“Bright words:” finding common ground in environmental negotiations

We cannot create what we cannot imagine, and to
imagine we need stories and words to tell them.

Credit: Flickr/US Fish
and Wildlife Service Northeast Region
. CC0 Public

In the American West there’s an old saying: ‘whiskey is for
drinking and water is for fighting.’ But is this necessarily the case, and should it be?

Rather than thinking of natural resources as commodities in winner-take-all
negotiations where some gain and others inevitably lose, what if we learned to
begin conversations about resource management with the premise that every human
being has an equal need for (and right to) water, air, energy and food, and that
this need and right is shared by other living beings?

Water policy expert Jerome Delli Priscolli has spent his
career tackling water disputes as a mediator, and he asks negotiators to begin
their presentations with their own stories in order to reveal their
personal connections to disputed places or resources. The immediate response to
an abstract policy statement is likely to be a counter-proposal or a quarrel – a
‘yes’ or a ‘no.’ Stories, on the other hand, evoke another story and another
one after that. The accumulation of such stories clarifies the common ground on
which further conversation has the potential to take root and achieve a
mutually-positive resolution.

Adopting stories as a negotiating tool hinges on the idea of
‘narrative empathy,’ defined by theorist Suzanne Keen
as “the shared feeling and perspective-taking induced by reading, viewing,
hearing, or imagining narratives of another’s situation and condition.” The
particular kind of narrative empathy at work during negotiations between
representatives of different communities and perspectives is known as
“ambassadorial narrative empathy.” The key point from Keen’s work is that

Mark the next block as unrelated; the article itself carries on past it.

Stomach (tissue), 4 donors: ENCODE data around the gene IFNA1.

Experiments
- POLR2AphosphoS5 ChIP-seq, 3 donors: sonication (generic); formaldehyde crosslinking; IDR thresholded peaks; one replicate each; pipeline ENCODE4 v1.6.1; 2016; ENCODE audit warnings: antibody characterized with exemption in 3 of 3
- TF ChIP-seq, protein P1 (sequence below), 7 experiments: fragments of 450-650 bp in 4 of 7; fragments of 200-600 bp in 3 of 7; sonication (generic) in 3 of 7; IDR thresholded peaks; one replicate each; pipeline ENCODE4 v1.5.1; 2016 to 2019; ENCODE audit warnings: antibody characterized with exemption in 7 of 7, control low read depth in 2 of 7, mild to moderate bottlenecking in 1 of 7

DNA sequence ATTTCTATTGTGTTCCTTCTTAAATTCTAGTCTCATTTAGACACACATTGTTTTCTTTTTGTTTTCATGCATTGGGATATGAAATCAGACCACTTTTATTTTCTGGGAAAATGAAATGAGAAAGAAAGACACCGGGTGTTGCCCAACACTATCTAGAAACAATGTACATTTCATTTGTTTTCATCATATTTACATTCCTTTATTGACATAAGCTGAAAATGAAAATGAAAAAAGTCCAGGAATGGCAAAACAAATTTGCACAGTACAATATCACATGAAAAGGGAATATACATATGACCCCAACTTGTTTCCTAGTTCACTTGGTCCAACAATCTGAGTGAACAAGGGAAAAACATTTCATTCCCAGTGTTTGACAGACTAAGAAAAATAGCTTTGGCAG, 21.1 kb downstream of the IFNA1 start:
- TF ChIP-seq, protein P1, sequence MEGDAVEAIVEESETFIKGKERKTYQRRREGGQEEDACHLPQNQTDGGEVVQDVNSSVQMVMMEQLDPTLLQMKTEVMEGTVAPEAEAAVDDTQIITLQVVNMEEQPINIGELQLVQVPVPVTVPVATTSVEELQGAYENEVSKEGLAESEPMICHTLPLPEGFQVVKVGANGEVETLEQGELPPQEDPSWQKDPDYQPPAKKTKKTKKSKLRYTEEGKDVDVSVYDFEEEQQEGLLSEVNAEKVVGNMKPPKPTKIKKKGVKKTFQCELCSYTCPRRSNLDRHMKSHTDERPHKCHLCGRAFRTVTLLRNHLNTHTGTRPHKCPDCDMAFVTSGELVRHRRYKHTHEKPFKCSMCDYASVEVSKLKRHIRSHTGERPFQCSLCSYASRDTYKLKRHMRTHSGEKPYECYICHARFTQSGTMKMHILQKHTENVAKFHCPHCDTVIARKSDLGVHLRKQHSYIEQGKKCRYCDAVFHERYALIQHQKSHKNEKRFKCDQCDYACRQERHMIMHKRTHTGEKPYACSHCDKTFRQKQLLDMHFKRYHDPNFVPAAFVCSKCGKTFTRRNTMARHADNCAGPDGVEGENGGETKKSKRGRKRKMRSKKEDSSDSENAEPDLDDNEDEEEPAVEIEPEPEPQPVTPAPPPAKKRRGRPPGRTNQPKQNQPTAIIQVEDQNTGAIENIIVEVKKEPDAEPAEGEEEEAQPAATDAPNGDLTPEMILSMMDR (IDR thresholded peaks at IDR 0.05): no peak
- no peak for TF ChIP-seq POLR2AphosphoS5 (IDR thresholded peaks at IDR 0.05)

stories have the ability to strike a chord even with adversaries. Environmental
author William
suggests that “Storytelling invites readers to make up a story of
their own, to use the story they’re being told as a mirror in which to view
their own responses to their own concerns.”

This is true for public officials and seasoned negotiators,
and it is also true for regular citizens. Delli Priscolli advocates the need
for more forums and channels for public involvement in guiding decision-makers
to receive and absorb public comments. Just as the citizen science movement
recognizes the value of receiving empirical observations from the public in
studying biodiversity and climate-related topics, it is important to consider
the potential of ‘citizen storytelling’ as a means for producing and
incorporating the will of the people into public policy effectively.

In her book Democracy’s Edge: Choosing
to Save Our Country by Bringing Democracy to Life,

the writer and activist Frances Moore Lappé argues that “We cannot create what
we cannot imagine, and to imagine, we humans need stories and we need words to
tell them.” In all areas of civil society, there is potential to cultivate
storytelling skills and bring narrative discourse into the professional